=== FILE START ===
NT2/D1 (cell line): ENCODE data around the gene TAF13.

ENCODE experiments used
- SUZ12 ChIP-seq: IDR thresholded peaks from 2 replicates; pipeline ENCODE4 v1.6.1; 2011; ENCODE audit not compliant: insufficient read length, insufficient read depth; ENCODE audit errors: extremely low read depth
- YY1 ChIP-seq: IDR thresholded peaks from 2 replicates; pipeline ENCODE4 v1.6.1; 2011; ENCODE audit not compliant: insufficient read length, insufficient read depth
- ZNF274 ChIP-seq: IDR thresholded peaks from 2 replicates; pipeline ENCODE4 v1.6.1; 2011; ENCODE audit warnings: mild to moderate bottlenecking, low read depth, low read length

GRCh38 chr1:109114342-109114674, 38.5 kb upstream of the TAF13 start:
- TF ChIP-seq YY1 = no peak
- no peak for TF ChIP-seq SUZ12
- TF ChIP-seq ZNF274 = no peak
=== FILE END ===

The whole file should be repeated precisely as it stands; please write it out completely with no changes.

NT2/D1 (cell line): ENCODE data around the gene TAF13.

ENCODE experiments used
- SUZ12 ChIP-seq: IDR thresholded peaks from 2 replicates; pipeline ENCODE4 v1.6.1; 2011; ENCODE audit not compliant: insufficient read length, insufficient read depth; ENCODE audit errors: extremely low read depth
- YY1 ChIP-seq: IDR thresholded peaks from 2 replicates; pipeline ENCODE4 v1.6.1; 2011; ENCODE audit not compliant: insufficient read length, insufficient read depth
- ZNF274 ChIP-seq: IDR thresholded peaks from 2 replicates; pipeline ENCODE4 v1.6.1; 2011; ENCODE audit warnings: mild to moderate bottlenecking, low read depth, low read length

GRCh38 chr1:109114342-109114674, 38.5 kb upstream of the TAF13 start:
- TF ChIP-seq YY1 = no peak
- no peak for TF ChIP-seq SUZ12
- TF ChIP-seq ZNF274 = no peak